Clark County School District Homework Policy 5th

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0101POLIntroduction to Policies and RegulationsJun 28, 2001
0210POLAffirmative Action Program For School and Classroom PracticesJun 28, 2001
0500POLProduct RecyclingJun 28, 2001
1100POLOfficial District Logo and SealMay 10, 2012
1101POLSchool Mascots and Other IdentifiersMay 10, 2012
1110POLDistribution of Materials Through StudentsOct 24, 2002
1110REGDistribution of Materials By and Through StudentsOct 24, 2002
1120POLCommunity Relations and Public InformationJun 28, 2001
1121REGCommunications To Parents and PublicJun 28, 2001
1130POLParent Participation: Project Development and ImplementationJun 28, 2001
1140POLFamily EngagementNov 12, 2015
1211REGPublic RecordsSep 20, 2007
1212REGConfidential Information: All EmployeesJun 28, 2001
1213POLPublic ConcernsJun 28, 2001
1213.1REGPublic ConcernsApr 22, 2004
1214POLSchool VisitorsJun 28, 2001
1221POLParticipation By School Groups in Public EventsJun 28, 2001
1221REGParticipation By School Groups in Public EventsJun 28, 2001
1222POLContests For StudentsJun 28, 2001
1222REGContests For StudentsJun 28, 2001
1223POLFund RaisingJun 28, 2001
1223REGFund RaisingJun 28, 2001
1232POLCommercial ActivitiesJun 28, 2001
1232REGCommercial ActivitiesJun 28, 2001
1310POLCommunity AgenciesJun 28, 2001

By Ian Whitaker

Tuesday, April 5, 2016 | 2 a.m.

Should teachers be able to text and message their students online through Facebook and Twitter?

It’s an issue that’s attracting attention at the Clark County School District as more teachers are arrested on allegations of being sexually involved with students.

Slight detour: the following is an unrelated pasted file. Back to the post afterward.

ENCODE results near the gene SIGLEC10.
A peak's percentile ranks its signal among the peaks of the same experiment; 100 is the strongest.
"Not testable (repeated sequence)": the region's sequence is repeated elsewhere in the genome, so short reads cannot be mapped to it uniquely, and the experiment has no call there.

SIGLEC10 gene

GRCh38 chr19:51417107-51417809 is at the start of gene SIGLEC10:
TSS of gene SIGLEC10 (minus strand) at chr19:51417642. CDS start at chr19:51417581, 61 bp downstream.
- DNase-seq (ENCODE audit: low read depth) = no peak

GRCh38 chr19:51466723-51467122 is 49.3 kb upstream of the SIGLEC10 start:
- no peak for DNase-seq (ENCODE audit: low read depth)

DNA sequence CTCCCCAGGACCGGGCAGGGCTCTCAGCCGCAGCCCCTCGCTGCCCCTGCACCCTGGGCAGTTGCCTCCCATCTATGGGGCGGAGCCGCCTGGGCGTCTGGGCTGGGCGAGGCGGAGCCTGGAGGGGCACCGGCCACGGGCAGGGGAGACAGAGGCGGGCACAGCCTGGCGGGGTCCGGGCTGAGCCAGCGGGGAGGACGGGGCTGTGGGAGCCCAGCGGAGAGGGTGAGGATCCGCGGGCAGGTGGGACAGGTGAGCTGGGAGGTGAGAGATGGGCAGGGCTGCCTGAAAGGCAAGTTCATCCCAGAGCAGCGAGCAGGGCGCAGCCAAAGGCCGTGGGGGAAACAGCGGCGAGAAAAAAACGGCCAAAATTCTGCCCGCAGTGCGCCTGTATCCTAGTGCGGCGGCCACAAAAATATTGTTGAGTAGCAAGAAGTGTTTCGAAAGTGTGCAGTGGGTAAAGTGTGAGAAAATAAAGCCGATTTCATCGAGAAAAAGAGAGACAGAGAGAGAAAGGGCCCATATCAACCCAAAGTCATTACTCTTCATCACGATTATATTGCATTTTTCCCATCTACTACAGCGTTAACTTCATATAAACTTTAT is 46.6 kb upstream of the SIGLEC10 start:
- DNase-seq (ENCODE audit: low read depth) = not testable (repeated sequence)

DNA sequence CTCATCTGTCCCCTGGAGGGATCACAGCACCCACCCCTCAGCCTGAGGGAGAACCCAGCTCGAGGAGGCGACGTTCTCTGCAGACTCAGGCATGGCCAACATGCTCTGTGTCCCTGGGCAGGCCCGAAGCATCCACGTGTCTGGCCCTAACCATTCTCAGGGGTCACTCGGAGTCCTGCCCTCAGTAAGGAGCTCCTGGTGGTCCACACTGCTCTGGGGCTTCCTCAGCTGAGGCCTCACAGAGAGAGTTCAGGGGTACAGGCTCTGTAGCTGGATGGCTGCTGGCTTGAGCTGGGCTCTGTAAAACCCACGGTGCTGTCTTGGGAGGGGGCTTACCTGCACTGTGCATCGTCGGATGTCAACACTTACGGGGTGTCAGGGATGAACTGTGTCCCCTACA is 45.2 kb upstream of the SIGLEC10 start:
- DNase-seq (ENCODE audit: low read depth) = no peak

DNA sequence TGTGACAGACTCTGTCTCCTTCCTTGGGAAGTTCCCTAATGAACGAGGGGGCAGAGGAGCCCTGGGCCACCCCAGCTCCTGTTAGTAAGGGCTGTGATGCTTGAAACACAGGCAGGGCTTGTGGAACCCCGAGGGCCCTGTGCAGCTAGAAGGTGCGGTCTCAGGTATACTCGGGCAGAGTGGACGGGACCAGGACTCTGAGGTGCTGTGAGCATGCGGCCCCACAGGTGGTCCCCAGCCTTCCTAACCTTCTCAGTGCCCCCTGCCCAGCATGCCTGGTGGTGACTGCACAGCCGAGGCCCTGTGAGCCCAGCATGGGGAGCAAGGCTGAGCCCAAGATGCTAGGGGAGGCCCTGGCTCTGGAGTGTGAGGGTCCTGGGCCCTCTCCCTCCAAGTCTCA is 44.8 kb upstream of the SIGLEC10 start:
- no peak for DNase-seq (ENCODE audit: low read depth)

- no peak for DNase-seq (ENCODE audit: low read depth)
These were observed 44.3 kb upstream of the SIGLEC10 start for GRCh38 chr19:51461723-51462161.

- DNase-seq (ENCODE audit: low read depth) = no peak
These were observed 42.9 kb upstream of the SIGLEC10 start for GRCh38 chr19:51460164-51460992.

The connection couldn’t be clearer. A 2015 investigation by The Sunday found that a vast majority of recent teacher sex abuse cases — around 80 percent — involved some type of private communication between the student and the teacher.

And out of the five teachers arrested since that investigation was published, four were found to have communicated privately with students without the knowledge of their parents.

Experts say private contact with students often encourages and magnifies “grooming” behavior, where would-be abusers lower a student’s resistance through constant “friendly” communication.

Charles Young, a 29-year-old teacher’s assistant at Sedway Middle School, reportedly messaged the student for weeks over Facebook and sent nude photos over chat, according to the police. Young was arrested for lewdness last August after he reportedly admitted to police that he lured the boy to his apartment for sex.

Jillian LaFave, a 25-year-old English teacher at Valley High School, was arrested in January on allegations that she had kissed a special ed student. Police said they later found LaFave and the student had sent over 13,000 texts to each other in just three months.

Harney Middle School teacher Robyn-Lea Gentile, 23, reportedly exchanged 800 text messages with a high school student before she was arrested in early March on allegations that she had kissed him several times.

Then, just last Friday, Legacy High School teacher Frank Bayer was arrested on allegations that he had sex multiple times with a student in his classroom and the back of his van. Bayer reportedly told police they had exchanged "hundreds" of messages over Facebook and engaged in cybersex. When the police questioned the girl, she reportedly told them the chats also included innocent conversations about school and homework assignments.